Canada's young musical prodigies are waiting to hear if they will get the chance to borrow the country's collection of centuries old antique instruments.
The collection is valued at over $28m with instruments dating back as far as 1696 - including a number of Stradivari violins and cellos.
A shortlist of 17 violinists and six cellists are waiting to hear if they can borrow the extraordinary instruments from the Canada Council for the Arts' prestigious Musical Instrument Bank.
"This contest is a very, very big deal, because the winners get the use of these hugely expensive instruments for three years," said event publicist Caroline Stevens from Toronto.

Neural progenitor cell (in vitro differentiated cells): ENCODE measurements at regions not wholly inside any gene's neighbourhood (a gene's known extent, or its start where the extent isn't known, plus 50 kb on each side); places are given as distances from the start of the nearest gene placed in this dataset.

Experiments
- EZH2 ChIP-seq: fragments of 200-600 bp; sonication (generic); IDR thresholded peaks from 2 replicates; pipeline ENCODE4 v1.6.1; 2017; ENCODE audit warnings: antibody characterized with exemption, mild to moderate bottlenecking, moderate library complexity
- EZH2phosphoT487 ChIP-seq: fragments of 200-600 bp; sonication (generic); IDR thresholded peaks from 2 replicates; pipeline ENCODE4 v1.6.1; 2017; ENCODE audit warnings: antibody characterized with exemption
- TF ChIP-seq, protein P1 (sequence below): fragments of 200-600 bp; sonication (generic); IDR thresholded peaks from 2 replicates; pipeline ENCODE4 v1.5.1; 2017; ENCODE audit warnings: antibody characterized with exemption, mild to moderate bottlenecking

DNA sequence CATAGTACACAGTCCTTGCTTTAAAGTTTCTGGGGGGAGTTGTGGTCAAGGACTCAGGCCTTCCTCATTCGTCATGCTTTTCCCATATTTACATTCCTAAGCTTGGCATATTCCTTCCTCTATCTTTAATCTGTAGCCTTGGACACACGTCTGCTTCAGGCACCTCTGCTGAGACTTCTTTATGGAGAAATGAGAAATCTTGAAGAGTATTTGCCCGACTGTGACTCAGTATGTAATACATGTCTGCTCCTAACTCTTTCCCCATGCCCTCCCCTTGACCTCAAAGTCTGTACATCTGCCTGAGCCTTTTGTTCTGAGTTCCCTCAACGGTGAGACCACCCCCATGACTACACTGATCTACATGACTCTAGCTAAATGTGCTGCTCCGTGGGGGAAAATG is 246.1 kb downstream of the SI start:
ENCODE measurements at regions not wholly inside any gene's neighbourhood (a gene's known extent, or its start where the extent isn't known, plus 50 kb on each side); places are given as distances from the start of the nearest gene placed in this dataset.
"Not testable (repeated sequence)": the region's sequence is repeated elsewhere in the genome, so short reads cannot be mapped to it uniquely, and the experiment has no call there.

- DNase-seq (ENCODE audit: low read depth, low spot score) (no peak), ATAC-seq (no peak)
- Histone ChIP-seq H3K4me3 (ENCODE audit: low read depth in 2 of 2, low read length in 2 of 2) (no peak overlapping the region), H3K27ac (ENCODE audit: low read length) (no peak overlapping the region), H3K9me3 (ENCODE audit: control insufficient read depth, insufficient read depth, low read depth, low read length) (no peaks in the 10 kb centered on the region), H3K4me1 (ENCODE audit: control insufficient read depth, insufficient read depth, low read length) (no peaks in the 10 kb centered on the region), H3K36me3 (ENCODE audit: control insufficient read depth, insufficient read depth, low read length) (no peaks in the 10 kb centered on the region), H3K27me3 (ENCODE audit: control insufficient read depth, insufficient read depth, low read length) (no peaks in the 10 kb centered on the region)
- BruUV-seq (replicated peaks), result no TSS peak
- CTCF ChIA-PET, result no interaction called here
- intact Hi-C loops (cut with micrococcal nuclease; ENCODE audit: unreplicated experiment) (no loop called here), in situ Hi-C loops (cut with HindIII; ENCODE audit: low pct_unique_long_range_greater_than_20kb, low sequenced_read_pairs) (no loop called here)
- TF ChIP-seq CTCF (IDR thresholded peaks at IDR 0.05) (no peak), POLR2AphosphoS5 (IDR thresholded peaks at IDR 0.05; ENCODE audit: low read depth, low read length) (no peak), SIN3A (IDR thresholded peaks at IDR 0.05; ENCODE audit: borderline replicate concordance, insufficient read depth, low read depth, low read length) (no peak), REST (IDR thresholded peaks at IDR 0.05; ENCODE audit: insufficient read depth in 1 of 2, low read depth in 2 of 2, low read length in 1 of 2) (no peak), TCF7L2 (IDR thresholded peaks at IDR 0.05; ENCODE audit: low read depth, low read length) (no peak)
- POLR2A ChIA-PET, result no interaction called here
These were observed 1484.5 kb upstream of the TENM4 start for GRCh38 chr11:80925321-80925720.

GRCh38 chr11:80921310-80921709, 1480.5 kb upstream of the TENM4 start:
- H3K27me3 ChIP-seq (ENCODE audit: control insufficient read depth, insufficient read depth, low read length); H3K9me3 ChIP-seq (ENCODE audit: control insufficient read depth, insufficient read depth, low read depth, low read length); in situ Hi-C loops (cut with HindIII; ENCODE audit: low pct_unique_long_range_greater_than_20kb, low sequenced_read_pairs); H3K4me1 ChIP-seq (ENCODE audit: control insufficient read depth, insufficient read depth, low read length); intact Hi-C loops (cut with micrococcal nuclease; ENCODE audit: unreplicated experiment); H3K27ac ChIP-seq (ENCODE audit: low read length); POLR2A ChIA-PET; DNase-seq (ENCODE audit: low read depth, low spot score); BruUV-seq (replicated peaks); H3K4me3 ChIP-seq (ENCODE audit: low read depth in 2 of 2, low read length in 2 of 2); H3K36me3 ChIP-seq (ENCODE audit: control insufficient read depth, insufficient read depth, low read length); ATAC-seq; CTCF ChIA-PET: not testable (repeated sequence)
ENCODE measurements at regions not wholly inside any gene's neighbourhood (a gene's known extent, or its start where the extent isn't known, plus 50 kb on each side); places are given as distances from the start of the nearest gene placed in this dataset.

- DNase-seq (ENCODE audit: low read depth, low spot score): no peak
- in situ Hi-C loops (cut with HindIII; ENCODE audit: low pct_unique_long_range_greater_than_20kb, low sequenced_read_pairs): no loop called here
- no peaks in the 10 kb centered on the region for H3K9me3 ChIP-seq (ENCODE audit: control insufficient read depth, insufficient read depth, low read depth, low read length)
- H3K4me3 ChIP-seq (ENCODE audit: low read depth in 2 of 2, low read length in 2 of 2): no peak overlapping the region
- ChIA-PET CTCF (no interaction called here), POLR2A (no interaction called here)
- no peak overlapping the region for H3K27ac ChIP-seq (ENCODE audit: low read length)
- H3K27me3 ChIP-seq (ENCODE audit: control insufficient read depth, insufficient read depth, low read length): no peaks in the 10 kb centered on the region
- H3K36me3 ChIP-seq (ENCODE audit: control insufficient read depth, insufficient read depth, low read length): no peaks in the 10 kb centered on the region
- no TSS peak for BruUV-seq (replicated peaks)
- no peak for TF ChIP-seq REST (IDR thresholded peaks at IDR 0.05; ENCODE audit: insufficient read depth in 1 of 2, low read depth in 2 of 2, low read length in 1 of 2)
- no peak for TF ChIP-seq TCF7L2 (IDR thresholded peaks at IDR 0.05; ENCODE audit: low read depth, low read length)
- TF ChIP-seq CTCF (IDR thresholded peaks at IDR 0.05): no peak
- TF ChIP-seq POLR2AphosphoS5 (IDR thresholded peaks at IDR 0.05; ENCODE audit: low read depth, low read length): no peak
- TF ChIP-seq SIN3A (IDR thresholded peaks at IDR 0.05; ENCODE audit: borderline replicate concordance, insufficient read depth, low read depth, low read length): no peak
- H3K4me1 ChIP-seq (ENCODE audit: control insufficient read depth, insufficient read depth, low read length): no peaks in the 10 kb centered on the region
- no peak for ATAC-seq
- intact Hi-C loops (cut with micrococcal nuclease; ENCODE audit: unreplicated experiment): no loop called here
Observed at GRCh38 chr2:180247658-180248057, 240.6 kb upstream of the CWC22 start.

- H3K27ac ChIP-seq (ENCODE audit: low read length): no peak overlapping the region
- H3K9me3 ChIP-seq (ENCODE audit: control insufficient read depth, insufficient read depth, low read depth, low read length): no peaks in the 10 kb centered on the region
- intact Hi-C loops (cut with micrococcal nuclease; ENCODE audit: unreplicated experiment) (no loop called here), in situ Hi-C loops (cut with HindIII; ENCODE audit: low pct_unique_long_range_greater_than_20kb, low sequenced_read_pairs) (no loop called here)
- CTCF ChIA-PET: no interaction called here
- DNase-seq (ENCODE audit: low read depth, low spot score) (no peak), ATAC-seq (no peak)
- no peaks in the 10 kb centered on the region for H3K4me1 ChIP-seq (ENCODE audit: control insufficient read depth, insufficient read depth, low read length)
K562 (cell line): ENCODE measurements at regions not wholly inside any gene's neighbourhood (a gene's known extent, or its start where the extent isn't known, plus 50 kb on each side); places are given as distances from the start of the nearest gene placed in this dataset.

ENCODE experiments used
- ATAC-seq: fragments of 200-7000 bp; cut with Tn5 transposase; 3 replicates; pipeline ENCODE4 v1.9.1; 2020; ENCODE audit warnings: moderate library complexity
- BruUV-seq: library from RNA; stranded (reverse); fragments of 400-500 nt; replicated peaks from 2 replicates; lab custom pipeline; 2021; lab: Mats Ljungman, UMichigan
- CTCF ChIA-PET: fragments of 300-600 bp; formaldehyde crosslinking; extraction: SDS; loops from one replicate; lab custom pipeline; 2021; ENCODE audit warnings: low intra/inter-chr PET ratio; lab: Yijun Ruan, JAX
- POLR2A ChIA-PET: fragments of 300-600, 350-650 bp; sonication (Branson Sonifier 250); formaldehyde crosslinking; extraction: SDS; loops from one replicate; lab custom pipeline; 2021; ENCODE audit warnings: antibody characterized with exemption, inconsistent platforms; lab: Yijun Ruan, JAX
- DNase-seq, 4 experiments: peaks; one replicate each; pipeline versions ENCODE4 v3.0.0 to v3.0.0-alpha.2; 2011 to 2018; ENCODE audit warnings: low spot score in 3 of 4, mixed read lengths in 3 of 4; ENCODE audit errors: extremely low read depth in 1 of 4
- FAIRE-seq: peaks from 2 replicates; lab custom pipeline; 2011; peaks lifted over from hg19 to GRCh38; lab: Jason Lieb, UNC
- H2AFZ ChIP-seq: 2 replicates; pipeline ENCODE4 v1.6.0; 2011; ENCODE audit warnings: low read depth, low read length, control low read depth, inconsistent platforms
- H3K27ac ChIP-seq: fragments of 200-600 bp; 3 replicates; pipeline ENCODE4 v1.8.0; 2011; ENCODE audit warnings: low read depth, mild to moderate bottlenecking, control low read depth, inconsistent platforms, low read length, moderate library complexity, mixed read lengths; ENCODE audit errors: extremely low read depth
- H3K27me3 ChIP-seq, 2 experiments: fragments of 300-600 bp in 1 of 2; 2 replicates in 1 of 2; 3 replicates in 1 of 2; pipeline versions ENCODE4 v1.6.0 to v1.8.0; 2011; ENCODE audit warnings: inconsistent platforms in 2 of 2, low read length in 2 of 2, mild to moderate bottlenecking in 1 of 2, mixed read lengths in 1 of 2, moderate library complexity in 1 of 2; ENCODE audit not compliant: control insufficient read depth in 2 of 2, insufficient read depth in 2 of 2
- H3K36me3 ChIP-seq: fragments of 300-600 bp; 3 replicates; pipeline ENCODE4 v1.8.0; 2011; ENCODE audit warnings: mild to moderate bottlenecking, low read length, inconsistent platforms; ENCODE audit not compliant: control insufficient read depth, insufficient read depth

The council's instrument bank was created in 1985 to acquire quality stringed instruments for loan to up-and-coming international solo or chamber musicians.
Many previous winners have gone on to international acclaim, including the Grammy winning violinist Denise Djokic.
The competition is held once every three years.
The shortlist is a who's of who rising classical talent from across Canada, including violinists Jing Wang and Nathaniel Anderson-Frank, and cellist David Eggert.
The Canada Council doesn't buy the instruments, they are borrowed from wealthy Canadians and Americans.